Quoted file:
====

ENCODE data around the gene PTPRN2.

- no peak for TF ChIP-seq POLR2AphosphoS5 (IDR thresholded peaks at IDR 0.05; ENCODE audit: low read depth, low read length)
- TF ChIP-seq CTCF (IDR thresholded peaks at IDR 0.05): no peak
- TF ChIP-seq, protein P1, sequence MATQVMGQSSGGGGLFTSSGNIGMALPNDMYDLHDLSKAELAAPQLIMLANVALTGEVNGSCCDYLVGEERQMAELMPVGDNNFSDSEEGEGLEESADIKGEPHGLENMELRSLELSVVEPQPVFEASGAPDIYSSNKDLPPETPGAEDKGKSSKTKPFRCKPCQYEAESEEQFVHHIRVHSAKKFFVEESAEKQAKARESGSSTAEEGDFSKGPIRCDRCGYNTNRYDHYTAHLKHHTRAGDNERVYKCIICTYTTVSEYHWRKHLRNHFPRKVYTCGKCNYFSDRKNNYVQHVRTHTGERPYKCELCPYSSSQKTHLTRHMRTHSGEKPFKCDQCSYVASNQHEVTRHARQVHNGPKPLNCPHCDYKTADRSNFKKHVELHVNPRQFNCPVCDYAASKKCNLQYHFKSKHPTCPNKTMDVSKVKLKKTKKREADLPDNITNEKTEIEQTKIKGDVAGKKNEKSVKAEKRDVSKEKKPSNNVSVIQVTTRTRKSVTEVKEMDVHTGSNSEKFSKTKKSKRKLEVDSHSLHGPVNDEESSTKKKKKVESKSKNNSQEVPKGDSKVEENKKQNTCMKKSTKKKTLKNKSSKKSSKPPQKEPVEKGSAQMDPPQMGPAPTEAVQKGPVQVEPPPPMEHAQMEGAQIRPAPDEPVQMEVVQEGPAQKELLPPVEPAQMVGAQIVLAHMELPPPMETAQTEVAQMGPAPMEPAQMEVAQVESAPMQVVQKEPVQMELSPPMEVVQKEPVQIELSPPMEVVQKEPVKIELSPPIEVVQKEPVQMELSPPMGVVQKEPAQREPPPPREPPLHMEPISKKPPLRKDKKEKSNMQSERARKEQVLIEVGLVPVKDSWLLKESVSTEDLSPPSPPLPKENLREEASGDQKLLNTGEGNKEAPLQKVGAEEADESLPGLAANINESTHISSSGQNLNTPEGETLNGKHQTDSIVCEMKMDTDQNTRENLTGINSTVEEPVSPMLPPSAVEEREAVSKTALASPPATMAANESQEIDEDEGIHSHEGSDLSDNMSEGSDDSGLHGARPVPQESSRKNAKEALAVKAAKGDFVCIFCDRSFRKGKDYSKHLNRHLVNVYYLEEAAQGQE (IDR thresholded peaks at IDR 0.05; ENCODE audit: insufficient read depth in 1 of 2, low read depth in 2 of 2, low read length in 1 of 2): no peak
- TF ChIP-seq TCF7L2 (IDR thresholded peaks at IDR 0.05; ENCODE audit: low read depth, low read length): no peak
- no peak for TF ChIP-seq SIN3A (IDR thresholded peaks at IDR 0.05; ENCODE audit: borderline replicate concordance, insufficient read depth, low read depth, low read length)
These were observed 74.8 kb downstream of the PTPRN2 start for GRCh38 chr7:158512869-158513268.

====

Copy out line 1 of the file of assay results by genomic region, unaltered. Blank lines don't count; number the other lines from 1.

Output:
ENCODE data around the gene PTPRN2.